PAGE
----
Georgia Journal of Science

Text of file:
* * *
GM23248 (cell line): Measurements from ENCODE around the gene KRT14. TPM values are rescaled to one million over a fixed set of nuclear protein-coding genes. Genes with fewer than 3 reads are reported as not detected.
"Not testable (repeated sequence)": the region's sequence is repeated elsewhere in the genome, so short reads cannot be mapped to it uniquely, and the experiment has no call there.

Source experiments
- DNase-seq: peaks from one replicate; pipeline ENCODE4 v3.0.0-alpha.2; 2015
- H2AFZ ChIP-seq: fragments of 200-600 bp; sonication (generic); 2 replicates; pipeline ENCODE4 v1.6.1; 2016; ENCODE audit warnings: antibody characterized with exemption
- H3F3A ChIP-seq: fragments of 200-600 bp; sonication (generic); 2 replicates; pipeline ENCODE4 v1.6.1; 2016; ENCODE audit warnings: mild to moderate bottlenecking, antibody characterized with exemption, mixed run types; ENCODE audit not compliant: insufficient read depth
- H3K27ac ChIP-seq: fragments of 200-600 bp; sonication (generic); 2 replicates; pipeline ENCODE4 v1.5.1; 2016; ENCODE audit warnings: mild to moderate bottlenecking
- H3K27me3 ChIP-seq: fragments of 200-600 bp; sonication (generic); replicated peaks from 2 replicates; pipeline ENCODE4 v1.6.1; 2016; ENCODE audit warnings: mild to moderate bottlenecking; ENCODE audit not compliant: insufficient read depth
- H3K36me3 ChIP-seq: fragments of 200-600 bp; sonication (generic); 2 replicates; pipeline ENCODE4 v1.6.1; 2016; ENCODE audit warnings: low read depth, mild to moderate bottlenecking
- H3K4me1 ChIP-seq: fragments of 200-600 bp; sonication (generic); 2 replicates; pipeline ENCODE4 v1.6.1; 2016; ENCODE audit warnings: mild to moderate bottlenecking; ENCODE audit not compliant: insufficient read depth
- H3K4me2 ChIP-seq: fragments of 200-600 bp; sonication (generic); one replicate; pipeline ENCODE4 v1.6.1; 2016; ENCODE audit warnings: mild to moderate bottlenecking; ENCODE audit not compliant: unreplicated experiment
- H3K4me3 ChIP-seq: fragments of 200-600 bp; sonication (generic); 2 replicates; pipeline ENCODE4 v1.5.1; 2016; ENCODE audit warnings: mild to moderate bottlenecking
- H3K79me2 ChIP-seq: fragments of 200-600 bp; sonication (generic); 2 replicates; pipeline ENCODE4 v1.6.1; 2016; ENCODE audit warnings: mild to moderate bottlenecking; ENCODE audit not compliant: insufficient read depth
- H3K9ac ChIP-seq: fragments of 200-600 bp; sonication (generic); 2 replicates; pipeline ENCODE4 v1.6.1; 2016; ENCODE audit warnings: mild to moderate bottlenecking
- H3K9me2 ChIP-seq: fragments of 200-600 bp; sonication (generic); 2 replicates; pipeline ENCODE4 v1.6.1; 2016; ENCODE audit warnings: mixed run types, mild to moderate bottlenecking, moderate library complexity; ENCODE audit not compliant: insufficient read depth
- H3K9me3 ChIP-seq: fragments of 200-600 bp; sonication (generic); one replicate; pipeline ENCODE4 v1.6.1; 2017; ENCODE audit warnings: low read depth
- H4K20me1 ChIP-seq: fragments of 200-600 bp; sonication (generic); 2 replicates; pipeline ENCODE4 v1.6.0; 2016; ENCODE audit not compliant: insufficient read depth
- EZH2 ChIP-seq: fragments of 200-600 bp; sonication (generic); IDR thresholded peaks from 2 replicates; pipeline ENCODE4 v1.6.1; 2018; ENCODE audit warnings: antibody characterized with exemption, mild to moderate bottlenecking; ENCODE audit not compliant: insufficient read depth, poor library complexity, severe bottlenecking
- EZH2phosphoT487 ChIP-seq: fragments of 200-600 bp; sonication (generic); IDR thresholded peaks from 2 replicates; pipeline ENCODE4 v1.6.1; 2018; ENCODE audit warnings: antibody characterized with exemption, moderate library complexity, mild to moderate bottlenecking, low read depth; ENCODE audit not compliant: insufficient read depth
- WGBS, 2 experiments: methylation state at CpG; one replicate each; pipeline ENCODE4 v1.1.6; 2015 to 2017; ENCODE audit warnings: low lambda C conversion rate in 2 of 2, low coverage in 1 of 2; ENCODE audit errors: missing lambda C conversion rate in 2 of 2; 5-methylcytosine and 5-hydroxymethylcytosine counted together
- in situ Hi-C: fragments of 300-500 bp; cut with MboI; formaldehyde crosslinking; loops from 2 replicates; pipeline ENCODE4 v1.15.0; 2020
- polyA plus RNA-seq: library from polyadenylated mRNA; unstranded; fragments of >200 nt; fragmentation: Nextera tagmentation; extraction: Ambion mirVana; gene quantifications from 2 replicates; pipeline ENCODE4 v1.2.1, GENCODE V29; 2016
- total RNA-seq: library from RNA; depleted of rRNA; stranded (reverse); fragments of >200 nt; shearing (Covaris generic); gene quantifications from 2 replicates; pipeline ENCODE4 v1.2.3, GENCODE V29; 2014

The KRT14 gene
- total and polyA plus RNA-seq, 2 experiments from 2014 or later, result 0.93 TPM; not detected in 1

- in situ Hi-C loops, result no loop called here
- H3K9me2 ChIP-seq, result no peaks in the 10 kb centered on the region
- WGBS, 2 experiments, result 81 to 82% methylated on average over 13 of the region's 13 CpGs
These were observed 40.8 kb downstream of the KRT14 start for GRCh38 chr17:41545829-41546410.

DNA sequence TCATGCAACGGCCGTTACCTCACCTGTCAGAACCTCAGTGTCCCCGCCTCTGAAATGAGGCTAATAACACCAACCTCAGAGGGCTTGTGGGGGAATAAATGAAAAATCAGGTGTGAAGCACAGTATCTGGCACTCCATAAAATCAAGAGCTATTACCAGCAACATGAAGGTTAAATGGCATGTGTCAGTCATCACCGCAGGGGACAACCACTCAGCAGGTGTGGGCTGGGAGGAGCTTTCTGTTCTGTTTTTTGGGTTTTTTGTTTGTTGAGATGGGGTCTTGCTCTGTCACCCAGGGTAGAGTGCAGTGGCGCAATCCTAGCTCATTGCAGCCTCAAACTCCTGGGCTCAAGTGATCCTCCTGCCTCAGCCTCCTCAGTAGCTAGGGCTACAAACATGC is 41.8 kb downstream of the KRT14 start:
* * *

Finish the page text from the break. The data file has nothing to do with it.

Due to advancements in computing techniques it has become possible to extend the accessibility of physics experiments across the physics curriculum by means of computational simulations. The widespread availability of computers in modern classrooms provides virtual access to hands-on physics, chemistry, and biology experiments, among others. Here, specifically, we consider Robert Millikan’s famous oil drop experiment. This experiment requires equipment that can be dangerous and expensive. A more practical approach is achieved via a computer simulation, a useful and a universally available alternative. The goal is to encourage scientific thinking, literacy, and innovation while promoting a free network of academic tools. Here we present a simulation that allows the user to carry out Millikan’s ingenious experiment by measuring the velocities of oil drops as they are influenced by an electric field. This is repeated until enough data is produced to deduce the charge of the electron. The simulation provides a clean and simple user interface, allowing for realistic interactions within a computational environment. For best results, a basic understanding of the theory and experimental procedure is valuable. We use Easy Java Simulations as the programming environment to carry out the simulation presented here.

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